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2 Options For Handling Patient Payments with Credit Cards

November 6, 2013

The recent trend among insurers to increase the out-of-pocket costs for patients in an effort to reduce healthcare costs has resulted in delays and defaults by patients in payment for services and other medical expenses. The Kaiser Family Foundation reports that since 2006, the average deductible rose from 52% to 72% by the end of 2012.

While the implementation of the Affordable Care Act (ACA) promises to increase the availability of reimbursable services, for some patients needing more specialized and expensive treatment this availability may also translate into a much higher personal financial burden, resulting in payment default.

To mitigate these expenses and ensure prompt payment, practices may wish to consider two simple credit card options, providing a win-win solution for both patient and practice.

Option 1: Using a credit card on file system

Using the credit card on file (CCOF) system changes your collections from less-collectible back-end to paid-up front-end, with an estimated 95% of the patient’s obligation paid within 45 days of the date of charges. Patient card information is securely stored off-site, which allows your billing staff to easily charge co-pays, deductibles, and remaining balances after insurance has paid their share. If desired for uninsured patients or those facing expensive treatment and high deductibles, a payment schedule in agreement with practice and patient can be drawn up ahead of treatment, using this program.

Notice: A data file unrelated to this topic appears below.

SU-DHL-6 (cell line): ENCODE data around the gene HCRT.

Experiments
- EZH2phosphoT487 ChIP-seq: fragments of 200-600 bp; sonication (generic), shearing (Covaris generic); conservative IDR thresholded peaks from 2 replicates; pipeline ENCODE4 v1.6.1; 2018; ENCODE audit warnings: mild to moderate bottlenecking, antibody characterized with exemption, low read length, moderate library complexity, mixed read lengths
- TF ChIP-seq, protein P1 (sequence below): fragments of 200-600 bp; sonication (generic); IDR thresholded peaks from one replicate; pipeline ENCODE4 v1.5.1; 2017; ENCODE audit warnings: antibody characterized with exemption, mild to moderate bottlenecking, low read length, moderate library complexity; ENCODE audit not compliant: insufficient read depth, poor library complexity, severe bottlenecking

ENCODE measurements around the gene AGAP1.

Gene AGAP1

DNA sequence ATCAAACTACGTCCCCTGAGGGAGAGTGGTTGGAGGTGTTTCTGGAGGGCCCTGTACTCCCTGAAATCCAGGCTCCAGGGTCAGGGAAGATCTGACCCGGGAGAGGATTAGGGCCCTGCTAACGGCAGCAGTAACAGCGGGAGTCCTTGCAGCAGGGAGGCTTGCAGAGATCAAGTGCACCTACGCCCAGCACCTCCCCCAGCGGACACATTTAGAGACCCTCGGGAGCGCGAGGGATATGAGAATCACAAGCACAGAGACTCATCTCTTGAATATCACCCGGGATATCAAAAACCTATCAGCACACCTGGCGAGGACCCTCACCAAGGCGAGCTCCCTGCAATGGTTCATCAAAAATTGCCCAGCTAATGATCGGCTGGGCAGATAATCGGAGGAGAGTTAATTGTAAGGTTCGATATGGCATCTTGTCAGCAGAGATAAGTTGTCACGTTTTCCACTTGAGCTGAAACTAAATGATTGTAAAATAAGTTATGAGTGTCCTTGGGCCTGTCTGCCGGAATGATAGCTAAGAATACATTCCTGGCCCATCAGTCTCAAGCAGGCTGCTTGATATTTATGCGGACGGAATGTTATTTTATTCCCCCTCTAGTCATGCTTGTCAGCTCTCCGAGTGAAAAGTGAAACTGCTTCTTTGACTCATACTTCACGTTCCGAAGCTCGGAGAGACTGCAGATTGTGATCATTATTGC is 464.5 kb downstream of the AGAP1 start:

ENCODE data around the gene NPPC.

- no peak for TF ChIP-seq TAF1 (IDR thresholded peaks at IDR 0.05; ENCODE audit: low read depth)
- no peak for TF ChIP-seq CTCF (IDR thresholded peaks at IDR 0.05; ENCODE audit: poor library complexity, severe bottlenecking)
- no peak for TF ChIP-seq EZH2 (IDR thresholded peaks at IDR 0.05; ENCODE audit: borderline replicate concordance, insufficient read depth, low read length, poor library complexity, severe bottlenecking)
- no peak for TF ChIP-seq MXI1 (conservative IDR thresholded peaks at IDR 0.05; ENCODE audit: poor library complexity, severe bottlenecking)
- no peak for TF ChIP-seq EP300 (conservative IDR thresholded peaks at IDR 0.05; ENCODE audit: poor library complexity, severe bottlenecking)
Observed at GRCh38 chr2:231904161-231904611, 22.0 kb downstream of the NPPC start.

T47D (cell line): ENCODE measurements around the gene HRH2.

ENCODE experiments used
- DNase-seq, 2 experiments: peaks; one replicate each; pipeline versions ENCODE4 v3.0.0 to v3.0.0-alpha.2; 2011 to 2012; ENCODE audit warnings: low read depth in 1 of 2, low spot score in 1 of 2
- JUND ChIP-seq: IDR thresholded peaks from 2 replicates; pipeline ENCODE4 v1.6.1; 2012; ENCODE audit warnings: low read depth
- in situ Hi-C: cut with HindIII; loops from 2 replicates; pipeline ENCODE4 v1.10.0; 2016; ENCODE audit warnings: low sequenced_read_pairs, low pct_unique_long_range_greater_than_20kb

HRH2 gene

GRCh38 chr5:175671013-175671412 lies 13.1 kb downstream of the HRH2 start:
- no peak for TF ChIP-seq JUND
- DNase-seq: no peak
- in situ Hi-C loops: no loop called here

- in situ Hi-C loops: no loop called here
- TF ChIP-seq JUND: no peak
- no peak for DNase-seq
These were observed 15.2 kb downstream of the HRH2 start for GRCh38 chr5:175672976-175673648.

When a new patient sets an appointment, your staff should confirm insurance coverage as well as well as advise the patient to bring in insurance cards as well as be prepared to pay the copay at the time of visit. Using the CCOF method, the staff also advises the prospective patient that the practice keeps credit card information on file to guarantee payment after insurance has paid their share, as well as for co-pays, deductibles, and so on.

Normally, at the time of the appointment, the patient fills out the appropriate information, and the front desk, after confirming coverage and amount of deductible or co-pay, collects the amount from the patient. Some practices prefer to wait until the insurance company pays, but the trend, which is a good strategy if you want your past-due accounts to be rock-bottom, seems to be to collect up front.

To keep charges from overwhelming the patient’s credit card account, an agreement should state that no charges over a certain amount will be deducted without the patient’s permission. It also spells out the patient’s responsibility to notify the office if a card expires or becomes otherwise invalid.

Because the patient’s financial liability was handled up front at the time of charges, there are almost no ‘back-end’ collection efforts necessary, as outstanding bills will seldom become over 30 days old.

Option 2: Managing patient out-of-pocket expenses by credit card

When it isn’t feasible for a practice to keep card information on file for routine billing, a patient is offered credit card payment options when asked at the time of service to pay any outstanding co-pay, deductible, or non-covered charges. By using a credit card to handle these expenses, the practice can be assured of collecting any amounts due in a timely manner – an especially helpful consideration when dealing with large projected treatment or related expenses.

For help with answering your questions about billable charges, payment options, and other billing, coding or documentation concerns, contact M-Scribe Technologies, LLC – a leader in the medical reimbursement and documentation fields.

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